The multi-actor model describes governance situations in which governments (local, in this case) share power with other actors. It refers to governance situations in which public actors and institutions form networks and partnerships to resolve problems and challenges (facing schools, in this case). This model also includes multilevel governance in which power is shared between levels of government and between non-governmental actors or institutions, thereby also capturing governance in the civil and private spheres. The legal grounds for this governance model are the delegation of responsibility as well as agreements and contracts between participating actors and institutions. Its democratic orientation can vary, heading in the direction of elitist, participatory, or discursive (deliberative) democracy. This model’s democratic orientation, however, has the most in common with that of participatory or discursive democracy. This governance model needs evaluation that facilitates network governance and meets key network actors’ knowledge needs. In this issue, attention is paid to the school governance roles of professionals (school principals and teachers), parents, students and citizens.

Professionals’ role in local school governance rests on the delegation of power from national and local governments. In Sweden, school professionals are expected to implement national and local school policies, regulations, and requirements set forth in the Education Act, and to use their discretion to act as professionals according to the knowledge and skills attained through teacher and school-leader education and practice. They are accountable to the state/local government or independent school owners and to parents. These professionals need evaluations to identify problems and challenges in teaching, to monitor student learning and development, and to learn how their teaching and other school activities should work in practice. School principals and teachers have more or less the same knowledge needs when principals act as pedagogical leaders; however, principals acting as managers need monitoring and performance information to control teachers and hold them to account, for example, for student results.

Parents’ and students’ roles in local school governance are enacted when these actors make informed school choices, when they influence teachers, school principals, school administrators and local school boards, and when they vote in elections. Although citizens have a role in the state and local government model of governance, it is restricted to holding national and local governments to account in elections. Parents can also act as responsible citizens, in line with the participatory or deliberative democracy models, or as customers in a school market, reflecting a market-oriented democracy model. Parents’ and citizens’ evaluation needs are associated with the roles they play in local school governance and in developing their schools. Parents acting as customers need easily accessible performance data to support informed school choice, whereas parents acting as active and responsible citizens largely need the same evaluations as do other policy actors. Prior research into parents’ information needs indicates that they are primarily concerned with school atmosphere, pedagogical climate, safety and reputation, and do not need the information provided by school inspections, for example (Ehren, Leeuw and Scheerens 2005, 71). Although most parents can be expected to take little action beyond that directly concerning their sons’ and daughters’ education and well-being, those who make informed school choices or actively attempt to influence education or school safety, for example, are conceived as policy actors operating in the multi-actor model of governance.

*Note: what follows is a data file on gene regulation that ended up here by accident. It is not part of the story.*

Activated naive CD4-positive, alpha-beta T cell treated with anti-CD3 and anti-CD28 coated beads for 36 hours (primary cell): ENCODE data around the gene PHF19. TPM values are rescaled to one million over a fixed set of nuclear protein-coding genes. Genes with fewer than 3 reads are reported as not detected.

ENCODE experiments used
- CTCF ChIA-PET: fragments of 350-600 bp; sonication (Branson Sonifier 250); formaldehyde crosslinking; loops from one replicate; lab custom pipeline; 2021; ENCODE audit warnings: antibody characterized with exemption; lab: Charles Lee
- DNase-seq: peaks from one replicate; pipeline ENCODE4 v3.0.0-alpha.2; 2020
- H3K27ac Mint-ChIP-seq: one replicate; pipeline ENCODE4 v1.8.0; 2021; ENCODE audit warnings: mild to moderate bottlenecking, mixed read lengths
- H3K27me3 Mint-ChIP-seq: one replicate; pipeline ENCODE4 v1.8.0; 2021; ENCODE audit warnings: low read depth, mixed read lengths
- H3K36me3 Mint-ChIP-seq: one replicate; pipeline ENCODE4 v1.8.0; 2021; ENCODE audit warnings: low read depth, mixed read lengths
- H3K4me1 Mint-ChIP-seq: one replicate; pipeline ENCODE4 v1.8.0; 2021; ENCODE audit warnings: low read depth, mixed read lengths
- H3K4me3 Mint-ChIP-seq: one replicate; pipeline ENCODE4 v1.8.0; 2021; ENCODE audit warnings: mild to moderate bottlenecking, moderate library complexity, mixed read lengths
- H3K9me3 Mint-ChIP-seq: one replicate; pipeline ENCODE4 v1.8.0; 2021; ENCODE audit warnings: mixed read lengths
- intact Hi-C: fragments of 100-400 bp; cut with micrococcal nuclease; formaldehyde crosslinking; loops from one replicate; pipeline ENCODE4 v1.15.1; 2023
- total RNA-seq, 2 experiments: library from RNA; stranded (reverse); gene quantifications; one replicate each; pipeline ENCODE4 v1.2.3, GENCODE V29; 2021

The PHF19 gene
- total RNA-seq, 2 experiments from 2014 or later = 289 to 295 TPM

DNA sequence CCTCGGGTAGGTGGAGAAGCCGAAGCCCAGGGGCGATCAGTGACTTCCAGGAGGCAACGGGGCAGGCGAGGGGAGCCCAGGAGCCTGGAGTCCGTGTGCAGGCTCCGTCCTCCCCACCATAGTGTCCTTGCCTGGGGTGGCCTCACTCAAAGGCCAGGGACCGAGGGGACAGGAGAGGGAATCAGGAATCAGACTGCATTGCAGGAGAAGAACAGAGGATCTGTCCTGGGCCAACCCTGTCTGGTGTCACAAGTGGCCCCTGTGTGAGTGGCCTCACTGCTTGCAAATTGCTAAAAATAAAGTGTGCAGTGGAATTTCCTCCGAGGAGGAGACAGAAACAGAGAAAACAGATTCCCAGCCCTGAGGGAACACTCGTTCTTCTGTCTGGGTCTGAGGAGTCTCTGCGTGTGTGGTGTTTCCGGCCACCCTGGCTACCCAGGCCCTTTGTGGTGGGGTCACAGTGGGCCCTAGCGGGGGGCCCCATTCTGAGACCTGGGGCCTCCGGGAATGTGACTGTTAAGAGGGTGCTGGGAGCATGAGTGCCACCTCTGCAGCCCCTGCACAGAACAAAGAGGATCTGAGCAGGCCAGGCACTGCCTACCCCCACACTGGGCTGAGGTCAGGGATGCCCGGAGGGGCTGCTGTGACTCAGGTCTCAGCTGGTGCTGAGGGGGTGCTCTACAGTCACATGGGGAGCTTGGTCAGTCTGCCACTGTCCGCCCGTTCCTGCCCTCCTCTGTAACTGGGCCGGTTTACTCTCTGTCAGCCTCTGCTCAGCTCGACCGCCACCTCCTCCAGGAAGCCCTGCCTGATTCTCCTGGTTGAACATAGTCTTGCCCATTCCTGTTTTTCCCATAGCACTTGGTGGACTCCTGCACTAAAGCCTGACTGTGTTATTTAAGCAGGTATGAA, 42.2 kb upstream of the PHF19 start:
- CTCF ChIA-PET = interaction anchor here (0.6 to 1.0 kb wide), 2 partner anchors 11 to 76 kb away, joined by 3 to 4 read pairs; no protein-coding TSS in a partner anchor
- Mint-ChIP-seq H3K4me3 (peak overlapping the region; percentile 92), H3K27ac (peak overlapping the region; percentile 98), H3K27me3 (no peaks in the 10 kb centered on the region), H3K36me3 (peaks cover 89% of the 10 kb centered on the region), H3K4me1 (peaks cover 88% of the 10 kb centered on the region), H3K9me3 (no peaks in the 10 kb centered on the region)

Four types of evaluation

The framework also distinguishes four types of evaluation. The first type comprises indicator-based monitoring and evaluation systems, producing recurrent data on the inputs, processes and outputs/outcomes of policies and programmes and on school or student performance. Such evaluation can focus on monitoring implementation or assessing the achievement of objectives (Hanberger 2013; Rist 2006). Examples of this type of evaluation are international and national student tests (e.g. PISA, TIMSS, and national mathematics and literacy tests) and evaluation systems consisting of input, output and performance data on schools and students (e.g. SALSA and SIRIS).6

The second type of evaluation refers to stand-alone evaluation studies that generate quantitative and/or qualitative knowledge. Applying a broad understanding of evaluation, this type includes in-depth evaluations, inspections and municipal audits. These evaluations can use information produced by the first type of evaluation, subjecting it to additional and systematic inquiries, analyses and assessments. Examples of this type are the National Board of Education’s thematic evaluations, evaluations of school reform implementation, the School Inspectorate’s various inspections, and education committees’ in-depth evaluations of schools.

The third type of evaluation refers to synthesis studies that compile knowledge from a number of the first and second types of evaluations as well as other relevant studies. This type includes synthesis reports produced by the School Inspectorate or the National Board of Education and municipalities’ systematic quality work reports.

The fourth type of evaluation refers to informal, occasional or everyday evaluations conducted by local school actors to meet their personal knowledge needs. Such evaluations are initiated by individuals or small groups and can consist of systematic assessments and be documented or undocumented, but they are not made official or published. Examples of such evaluations are politicians’ and administrators’ own evaluations made during site visits and teachers’ evaluations of their own or colleagues’ teaching.